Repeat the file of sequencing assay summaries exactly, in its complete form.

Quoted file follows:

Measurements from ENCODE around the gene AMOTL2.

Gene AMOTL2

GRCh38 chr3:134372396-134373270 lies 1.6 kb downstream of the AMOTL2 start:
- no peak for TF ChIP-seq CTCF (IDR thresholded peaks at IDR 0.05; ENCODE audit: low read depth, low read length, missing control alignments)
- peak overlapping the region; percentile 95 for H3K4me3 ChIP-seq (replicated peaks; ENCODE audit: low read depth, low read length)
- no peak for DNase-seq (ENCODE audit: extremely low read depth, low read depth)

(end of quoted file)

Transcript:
Measurements from ENCODE around the gene AMOTL2.

Gene AMOTL2

GRCh38 chr3:134372396-134373270 lies 1.6 kb downstream of the AMOTL2 start:
- no peak for TF ChIP-seq CTCF (IDR thresholded peaks at IDR 0.05; ENCODE audit: low read depth, low read length, missing control alignments)
- peak overlapping the region; percentile 95 for H3K4me3 ChIP-seq (replicated peaks; ENCODE audit: low read depth, low read length)
- no peak for DNase-seq (ENCODE audit: extremely low read depth, low read depth)